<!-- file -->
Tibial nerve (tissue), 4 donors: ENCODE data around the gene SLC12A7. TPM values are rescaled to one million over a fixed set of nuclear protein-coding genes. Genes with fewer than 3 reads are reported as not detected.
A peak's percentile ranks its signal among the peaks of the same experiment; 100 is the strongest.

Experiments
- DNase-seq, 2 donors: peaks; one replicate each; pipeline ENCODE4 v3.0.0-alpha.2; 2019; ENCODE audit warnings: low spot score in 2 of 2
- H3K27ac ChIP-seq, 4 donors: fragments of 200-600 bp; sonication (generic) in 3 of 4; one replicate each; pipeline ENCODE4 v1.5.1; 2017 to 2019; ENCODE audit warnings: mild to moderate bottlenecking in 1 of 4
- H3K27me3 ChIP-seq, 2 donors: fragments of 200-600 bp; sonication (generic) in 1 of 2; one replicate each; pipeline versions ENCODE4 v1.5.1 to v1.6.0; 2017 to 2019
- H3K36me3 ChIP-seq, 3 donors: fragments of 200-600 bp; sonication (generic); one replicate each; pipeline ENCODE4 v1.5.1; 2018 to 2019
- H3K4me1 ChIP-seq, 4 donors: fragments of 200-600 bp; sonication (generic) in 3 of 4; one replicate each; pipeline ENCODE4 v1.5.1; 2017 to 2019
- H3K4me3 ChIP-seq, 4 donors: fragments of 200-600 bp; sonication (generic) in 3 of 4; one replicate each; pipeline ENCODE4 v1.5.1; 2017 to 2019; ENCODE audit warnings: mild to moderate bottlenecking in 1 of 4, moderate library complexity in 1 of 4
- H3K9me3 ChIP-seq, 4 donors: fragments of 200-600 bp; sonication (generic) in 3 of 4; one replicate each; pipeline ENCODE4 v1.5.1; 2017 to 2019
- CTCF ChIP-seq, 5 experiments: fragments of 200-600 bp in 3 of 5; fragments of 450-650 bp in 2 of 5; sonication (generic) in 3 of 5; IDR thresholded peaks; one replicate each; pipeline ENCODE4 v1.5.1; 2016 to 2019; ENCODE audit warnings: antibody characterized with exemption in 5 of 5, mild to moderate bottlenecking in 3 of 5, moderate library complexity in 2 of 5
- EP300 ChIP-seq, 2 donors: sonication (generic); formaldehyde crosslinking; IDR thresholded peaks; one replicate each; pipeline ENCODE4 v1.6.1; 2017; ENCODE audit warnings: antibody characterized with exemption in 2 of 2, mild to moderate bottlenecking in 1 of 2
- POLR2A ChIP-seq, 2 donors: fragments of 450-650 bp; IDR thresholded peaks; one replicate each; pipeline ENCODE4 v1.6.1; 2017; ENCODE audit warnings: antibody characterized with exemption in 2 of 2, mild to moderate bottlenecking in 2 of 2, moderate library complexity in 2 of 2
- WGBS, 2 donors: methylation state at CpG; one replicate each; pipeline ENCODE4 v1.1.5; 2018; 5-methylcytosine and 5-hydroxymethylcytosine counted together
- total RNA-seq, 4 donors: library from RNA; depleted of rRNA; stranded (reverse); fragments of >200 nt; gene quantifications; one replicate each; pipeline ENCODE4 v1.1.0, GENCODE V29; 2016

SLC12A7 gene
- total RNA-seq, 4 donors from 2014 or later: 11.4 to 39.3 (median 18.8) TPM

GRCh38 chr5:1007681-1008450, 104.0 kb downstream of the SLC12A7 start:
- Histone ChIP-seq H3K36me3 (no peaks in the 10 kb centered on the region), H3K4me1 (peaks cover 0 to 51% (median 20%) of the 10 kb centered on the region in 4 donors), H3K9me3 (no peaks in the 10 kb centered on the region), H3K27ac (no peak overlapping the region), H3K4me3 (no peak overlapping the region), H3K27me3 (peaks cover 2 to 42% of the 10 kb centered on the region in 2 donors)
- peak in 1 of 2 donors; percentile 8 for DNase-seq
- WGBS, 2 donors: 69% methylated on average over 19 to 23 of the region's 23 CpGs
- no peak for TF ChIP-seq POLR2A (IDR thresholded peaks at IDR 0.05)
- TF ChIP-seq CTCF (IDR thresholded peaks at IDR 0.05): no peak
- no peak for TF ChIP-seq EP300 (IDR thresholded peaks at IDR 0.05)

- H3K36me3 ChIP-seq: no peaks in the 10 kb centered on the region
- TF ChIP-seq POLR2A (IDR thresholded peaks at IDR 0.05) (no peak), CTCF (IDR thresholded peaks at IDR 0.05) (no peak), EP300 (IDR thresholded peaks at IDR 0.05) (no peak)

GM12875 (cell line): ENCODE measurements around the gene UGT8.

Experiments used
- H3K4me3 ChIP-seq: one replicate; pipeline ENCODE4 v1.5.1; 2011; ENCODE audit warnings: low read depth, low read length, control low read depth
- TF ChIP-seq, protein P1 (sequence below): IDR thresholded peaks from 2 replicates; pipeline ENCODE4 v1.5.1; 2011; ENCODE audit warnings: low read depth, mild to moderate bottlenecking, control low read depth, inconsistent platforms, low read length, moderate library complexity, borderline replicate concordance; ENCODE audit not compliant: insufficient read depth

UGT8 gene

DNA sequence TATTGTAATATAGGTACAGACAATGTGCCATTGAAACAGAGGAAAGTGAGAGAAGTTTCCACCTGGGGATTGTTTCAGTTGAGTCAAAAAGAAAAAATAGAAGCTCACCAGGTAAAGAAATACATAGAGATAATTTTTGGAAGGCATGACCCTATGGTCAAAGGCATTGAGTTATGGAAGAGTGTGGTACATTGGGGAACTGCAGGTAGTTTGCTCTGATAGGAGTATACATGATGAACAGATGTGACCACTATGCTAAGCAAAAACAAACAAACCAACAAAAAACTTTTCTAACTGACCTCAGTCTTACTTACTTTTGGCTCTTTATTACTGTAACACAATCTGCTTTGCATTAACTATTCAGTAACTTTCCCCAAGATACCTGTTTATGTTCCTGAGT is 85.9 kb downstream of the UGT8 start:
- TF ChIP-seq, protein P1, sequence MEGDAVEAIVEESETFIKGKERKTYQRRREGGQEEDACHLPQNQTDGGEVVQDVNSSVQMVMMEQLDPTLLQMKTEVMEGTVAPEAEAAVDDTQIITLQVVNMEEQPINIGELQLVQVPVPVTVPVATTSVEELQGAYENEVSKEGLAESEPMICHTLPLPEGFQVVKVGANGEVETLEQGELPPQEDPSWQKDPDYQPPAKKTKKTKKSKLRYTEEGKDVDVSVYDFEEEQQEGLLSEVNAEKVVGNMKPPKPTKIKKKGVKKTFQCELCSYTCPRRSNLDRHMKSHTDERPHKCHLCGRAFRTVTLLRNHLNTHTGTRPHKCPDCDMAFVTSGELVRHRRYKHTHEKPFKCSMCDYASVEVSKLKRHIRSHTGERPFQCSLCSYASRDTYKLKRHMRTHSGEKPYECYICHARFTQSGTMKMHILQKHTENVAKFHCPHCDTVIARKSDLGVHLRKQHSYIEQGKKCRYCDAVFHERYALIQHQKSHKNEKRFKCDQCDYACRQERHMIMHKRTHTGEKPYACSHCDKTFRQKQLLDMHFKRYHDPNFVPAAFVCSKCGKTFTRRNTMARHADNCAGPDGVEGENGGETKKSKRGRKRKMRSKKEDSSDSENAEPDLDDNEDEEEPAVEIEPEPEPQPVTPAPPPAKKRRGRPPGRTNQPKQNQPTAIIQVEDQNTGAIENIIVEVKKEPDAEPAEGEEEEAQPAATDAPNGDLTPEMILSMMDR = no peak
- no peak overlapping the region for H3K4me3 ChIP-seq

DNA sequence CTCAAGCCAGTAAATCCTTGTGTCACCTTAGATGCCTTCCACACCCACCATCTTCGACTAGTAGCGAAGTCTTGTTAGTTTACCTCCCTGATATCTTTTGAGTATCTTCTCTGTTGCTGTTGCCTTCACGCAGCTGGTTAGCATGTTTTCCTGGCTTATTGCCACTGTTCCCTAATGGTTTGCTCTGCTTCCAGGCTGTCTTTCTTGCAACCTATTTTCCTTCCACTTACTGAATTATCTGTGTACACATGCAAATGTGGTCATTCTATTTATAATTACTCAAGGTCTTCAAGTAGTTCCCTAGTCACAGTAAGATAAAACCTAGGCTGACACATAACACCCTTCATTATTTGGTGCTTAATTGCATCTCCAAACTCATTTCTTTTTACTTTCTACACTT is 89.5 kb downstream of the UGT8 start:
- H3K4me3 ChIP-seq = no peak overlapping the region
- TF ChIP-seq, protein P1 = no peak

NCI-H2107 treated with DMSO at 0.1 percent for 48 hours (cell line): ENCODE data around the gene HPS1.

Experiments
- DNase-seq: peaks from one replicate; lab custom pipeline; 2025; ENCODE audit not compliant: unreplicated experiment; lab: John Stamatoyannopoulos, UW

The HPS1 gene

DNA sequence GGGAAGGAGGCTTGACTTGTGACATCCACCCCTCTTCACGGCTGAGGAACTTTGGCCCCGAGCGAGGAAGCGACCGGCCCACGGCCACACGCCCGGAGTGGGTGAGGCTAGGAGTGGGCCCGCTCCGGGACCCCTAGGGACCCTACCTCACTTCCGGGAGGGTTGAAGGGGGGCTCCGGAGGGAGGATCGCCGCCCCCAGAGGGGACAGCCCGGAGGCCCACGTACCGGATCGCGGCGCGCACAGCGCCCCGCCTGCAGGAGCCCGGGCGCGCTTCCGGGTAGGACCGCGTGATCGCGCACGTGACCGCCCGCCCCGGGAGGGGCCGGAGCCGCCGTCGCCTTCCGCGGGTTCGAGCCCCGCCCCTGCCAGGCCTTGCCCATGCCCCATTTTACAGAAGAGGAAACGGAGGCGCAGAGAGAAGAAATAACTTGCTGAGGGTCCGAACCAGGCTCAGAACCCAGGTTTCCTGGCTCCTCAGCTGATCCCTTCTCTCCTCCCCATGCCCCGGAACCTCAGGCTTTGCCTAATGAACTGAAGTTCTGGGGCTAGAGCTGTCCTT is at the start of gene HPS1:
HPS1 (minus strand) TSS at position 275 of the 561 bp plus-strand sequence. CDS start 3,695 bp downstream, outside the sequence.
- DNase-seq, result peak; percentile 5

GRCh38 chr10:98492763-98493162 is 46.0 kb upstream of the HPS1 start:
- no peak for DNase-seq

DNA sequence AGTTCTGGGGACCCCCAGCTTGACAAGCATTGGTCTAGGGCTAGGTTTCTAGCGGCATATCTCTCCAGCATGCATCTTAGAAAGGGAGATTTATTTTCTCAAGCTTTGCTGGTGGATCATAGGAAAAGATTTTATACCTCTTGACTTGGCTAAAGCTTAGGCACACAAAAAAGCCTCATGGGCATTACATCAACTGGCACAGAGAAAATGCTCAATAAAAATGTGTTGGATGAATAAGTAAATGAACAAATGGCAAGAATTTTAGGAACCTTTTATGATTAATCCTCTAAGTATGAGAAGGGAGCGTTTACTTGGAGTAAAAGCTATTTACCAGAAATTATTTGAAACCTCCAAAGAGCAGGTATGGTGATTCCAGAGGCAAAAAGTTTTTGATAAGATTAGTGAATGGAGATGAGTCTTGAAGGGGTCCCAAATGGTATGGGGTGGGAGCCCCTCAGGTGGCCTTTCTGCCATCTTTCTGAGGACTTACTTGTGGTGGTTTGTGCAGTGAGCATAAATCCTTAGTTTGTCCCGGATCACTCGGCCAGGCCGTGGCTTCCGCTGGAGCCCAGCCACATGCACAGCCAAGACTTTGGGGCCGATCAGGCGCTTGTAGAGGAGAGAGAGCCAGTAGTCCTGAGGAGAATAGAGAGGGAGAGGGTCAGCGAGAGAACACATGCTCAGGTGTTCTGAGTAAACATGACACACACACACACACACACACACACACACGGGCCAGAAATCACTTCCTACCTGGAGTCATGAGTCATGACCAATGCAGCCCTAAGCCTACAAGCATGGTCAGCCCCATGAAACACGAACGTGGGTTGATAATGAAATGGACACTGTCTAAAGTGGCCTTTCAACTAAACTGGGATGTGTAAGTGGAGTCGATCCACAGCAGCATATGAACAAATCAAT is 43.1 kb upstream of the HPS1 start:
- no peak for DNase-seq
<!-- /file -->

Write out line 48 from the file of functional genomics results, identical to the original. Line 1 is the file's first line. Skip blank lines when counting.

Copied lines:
- no peak for DNase-seq